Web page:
The Army‘s new program executive officer for enterprise information systems is trying to make solicitation time as short as possible, so that as soon as the office gets extra money they can spend it, according to a Federal News Radio report.
Doug Wiltsie recently spoke to an industry audience at an Armed Forces Communications and Electronics Association event and indicated that his plan would adjust the office’s acquisition project timeline so to spend whatever money it gets more quickly.
The PEO-EIS manages Army programs such as Defense Department biometrics capabilities, electronic medical records and software and hardware purchases.
Wiltsie proposed a new plan that would increase industry engagement and build document requirements much earlier than was done in the past.
“We will start to engage you with draft (requests for proposals) and industry days to get those discussions going,” Wiltsie said. “That might be a year out before the award’s going to be made. What I’d like to do is get everybody together so that everybody knows where we’re going. And then when the money arrives, it’s going to be a pretty short RFP.”
Part of his plan also makes for changes in management style so that purchases focus on capability and not just individual products.
“You may see decisions that come out of PEO-EIS, but also out of the Army, that don’t appear to make sense from a product level,” Wiltsie said. “The reason is we’ve got to start thinking like this: As money gets tighter, we need to understand where else we can pull capability to meet the total requirement.”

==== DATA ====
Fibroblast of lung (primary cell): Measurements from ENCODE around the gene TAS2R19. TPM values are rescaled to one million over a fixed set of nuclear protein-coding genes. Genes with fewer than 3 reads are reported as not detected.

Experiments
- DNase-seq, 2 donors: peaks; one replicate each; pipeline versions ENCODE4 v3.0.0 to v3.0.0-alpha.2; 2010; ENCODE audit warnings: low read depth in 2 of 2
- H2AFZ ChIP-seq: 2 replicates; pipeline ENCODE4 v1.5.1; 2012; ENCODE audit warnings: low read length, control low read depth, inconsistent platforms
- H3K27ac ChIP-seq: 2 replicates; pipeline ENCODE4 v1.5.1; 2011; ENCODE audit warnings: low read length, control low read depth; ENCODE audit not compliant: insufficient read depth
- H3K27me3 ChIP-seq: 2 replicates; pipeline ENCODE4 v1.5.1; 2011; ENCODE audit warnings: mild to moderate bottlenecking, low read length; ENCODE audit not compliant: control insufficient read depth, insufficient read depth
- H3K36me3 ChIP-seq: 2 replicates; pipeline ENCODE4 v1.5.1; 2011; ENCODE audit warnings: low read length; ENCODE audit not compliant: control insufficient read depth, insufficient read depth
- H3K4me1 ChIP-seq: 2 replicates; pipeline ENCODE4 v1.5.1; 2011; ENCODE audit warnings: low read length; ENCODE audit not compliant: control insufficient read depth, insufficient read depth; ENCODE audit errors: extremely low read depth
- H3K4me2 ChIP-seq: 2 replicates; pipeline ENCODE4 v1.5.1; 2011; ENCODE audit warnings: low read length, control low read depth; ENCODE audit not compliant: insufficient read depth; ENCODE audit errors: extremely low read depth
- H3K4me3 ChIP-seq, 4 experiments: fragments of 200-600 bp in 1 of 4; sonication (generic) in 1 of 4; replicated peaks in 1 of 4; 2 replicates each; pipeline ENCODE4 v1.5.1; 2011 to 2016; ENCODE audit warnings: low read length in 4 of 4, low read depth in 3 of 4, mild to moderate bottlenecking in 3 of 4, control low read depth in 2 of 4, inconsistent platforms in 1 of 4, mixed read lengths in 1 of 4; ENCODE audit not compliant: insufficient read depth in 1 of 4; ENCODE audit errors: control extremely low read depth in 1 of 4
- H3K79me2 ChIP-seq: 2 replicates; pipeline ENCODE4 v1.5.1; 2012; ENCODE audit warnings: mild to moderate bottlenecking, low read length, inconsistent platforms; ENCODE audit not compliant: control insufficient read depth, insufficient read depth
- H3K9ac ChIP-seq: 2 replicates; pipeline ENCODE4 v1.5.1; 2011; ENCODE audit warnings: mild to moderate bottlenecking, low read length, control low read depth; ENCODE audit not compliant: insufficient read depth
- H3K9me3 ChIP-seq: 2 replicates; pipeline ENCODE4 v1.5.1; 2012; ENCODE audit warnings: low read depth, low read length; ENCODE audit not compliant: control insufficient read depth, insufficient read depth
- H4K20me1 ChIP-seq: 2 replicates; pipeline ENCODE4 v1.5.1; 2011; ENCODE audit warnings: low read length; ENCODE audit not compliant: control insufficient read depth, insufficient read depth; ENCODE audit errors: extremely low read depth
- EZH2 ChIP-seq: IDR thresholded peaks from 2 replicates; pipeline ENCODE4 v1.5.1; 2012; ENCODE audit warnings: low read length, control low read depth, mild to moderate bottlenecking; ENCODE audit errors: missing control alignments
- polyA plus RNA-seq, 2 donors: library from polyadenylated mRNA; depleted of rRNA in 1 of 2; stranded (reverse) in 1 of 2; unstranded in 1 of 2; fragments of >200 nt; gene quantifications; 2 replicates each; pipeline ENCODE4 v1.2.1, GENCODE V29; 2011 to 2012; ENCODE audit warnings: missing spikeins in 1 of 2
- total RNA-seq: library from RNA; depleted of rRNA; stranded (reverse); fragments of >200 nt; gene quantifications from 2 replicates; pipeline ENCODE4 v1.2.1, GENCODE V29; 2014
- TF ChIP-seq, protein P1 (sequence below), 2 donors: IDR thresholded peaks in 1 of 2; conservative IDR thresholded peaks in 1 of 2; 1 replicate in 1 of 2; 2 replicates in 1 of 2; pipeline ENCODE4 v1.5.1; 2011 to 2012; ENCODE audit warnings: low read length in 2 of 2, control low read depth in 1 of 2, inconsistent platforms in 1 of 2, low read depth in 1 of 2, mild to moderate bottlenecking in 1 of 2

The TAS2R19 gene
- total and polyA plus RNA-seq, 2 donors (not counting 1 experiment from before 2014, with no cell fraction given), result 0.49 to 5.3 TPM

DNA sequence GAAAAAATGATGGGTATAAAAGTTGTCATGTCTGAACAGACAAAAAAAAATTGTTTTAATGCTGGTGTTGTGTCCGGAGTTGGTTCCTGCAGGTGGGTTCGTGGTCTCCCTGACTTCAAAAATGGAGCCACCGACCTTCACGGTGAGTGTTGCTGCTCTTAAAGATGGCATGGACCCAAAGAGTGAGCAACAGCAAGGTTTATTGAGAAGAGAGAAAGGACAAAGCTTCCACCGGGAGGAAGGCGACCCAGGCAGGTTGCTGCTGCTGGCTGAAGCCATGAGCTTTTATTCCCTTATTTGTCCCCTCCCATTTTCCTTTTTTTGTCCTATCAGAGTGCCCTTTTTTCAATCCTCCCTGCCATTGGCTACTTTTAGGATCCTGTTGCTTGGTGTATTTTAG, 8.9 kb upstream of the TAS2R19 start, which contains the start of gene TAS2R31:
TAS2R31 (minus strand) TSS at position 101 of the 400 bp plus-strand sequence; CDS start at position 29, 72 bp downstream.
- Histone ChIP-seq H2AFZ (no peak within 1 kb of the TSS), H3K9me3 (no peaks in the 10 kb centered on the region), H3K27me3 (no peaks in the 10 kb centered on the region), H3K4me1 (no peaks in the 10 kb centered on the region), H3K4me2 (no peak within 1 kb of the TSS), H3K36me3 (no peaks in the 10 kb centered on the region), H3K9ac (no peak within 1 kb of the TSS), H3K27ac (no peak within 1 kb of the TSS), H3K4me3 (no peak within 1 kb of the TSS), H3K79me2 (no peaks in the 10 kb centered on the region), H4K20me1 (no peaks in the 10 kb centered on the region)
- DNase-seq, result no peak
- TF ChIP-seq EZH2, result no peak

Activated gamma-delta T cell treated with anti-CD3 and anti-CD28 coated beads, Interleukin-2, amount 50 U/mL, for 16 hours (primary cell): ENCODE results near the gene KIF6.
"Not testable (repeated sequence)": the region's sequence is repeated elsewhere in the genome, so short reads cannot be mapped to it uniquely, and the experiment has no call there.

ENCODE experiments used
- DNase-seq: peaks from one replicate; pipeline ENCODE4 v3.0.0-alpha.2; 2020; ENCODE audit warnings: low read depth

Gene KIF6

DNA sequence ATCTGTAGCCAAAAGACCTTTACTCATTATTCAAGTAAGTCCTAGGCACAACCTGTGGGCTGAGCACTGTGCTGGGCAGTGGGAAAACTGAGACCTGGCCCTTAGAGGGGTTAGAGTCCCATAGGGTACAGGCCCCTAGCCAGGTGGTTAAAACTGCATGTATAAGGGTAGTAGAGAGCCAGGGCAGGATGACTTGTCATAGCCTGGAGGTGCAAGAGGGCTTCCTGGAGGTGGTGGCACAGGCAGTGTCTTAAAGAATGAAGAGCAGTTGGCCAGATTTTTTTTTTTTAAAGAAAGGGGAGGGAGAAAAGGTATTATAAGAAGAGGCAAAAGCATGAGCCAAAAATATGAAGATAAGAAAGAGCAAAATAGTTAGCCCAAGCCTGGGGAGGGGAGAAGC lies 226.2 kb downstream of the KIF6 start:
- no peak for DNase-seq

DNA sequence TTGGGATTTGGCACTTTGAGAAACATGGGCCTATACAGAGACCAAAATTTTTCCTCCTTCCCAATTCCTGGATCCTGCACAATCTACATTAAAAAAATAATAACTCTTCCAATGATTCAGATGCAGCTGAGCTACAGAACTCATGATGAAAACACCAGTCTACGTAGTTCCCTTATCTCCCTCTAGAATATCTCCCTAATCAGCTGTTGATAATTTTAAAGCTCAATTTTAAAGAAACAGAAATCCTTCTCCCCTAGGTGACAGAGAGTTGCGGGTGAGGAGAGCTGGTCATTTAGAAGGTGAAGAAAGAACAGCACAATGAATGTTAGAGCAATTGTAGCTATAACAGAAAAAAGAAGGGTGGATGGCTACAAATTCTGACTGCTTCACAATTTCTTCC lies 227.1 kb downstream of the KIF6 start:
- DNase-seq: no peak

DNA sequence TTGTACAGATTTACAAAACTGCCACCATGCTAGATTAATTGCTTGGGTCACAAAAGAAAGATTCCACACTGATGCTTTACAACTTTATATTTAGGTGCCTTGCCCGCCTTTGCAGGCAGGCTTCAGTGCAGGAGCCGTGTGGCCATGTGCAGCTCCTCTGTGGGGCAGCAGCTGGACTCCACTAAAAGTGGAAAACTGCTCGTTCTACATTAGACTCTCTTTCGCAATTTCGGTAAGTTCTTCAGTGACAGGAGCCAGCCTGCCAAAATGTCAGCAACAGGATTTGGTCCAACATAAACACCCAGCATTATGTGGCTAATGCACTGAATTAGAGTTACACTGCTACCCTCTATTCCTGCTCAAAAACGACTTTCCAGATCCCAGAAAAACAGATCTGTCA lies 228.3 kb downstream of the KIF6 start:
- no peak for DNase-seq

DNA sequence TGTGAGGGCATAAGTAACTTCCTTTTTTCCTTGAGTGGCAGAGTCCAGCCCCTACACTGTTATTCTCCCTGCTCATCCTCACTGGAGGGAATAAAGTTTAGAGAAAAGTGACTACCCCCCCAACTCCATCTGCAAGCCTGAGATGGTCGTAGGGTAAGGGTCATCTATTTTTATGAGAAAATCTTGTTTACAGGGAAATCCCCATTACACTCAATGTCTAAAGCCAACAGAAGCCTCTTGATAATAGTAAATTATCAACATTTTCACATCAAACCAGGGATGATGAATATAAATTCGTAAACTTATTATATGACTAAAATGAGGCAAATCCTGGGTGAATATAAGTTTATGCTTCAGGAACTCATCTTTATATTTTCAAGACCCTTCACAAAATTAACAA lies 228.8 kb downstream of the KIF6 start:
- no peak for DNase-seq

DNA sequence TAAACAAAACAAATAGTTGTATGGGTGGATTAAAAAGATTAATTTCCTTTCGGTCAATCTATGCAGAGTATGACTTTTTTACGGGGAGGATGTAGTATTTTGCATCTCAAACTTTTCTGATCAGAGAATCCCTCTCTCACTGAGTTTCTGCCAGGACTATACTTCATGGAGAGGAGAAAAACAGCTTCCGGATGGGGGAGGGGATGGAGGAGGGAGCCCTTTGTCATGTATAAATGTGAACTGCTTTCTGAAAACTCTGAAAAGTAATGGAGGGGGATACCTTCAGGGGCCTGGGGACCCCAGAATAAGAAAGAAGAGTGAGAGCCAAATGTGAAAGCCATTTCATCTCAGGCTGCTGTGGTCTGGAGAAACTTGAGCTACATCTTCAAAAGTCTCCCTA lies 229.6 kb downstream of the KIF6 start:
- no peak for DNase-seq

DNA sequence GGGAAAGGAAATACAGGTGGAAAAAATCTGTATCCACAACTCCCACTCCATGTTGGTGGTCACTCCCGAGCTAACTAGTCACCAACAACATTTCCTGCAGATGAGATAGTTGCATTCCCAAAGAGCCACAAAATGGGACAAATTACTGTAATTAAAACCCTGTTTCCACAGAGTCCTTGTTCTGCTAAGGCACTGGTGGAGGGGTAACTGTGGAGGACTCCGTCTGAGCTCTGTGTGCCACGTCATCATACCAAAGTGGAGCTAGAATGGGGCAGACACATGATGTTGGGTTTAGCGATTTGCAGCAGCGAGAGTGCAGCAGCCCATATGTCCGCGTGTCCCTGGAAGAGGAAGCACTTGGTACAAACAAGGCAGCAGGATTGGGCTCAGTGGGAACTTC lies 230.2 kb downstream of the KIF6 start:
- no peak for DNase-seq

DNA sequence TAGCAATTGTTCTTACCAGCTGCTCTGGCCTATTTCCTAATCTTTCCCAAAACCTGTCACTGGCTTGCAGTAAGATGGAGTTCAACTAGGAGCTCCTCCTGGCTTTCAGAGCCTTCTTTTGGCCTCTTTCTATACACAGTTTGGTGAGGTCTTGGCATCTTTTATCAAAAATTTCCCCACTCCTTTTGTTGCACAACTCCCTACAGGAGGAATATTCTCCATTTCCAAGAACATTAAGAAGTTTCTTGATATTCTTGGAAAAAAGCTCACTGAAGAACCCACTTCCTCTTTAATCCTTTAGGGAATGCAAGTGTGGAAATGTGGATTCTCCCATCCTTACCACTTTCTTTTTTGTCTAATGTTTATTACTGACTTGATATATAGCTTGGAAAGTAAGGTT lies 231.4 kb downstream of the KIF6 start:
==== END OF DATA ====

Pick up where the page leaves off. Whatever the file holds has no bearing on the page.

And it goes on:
One movement Wiltsie is looking to is using current capabilities instead of spending funds on duplicate services. The report notes this occurs in the area of intelligence, surveillance and reconnaissance in Afghanistan. Wiltsie said there is already a good bit of ISR capability in the air and on ground that the Army should make better use of.
This movement falls under the Distributed Common Ground System goals, which the Army has deployed in order to better tie intelligence resources together.
“The entire acquisition community is coming out of an environment where operational requirements were written and vetted in days, and we had to react,” he said. “What we need to be able to do as things get fiscally constrained is to start looking forward. We need to get proactive.”